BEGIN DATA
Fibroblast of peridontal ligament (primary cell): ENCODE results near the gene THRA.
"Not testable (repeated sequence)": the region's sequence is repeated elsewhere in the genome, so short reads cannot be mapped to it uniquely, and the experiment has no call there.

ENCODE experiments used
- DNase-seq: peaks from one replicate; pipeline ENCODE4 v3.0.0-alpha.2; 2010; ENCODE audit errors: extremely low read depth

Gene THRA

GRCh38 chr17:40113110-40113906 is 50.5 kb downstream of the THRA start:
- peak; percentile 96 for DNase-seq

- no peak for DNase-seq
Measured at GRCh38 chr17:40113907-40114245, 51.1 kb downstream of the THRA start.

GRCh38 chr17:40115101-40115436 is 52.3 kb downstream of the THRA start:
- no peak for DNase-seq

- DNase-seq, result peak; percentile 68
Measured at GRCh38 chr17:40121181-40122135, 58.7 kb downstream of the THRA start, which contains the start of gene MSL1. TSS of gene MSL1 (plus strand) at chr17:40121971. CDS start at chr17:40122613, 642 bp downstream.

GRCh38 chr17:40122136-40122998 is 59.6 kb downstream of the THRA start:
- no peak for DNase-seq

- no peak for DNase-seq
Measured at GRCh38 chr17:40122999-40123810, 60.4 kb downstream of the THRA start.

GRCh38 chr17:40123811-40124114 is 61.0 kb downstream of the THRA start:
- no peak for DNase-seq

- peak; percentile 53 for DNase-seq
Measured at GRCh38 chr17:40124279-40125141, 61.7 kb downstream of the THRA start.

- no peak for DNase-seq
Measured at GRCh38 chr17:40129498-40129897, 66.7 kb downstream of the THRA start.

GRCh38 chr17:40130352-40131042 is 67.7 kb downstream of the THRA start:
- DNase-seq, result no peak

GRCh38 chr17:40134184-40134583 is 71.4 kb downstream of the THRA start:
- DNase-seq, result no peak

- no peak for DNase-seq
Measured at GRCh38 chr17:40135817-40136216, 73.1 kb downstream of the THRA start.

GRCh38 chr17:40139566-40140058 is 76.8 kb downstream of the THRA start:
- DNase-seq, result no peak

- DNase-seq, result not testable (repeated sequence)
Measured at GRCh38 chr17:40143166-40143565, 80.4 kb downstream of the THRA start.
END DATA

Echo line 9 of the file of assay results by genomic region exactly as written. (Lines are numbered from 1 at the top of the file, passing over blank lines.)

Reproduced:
Measured at GRCh38 chr17:40113907-40114245, 51.1 kb downstream of the THRA start.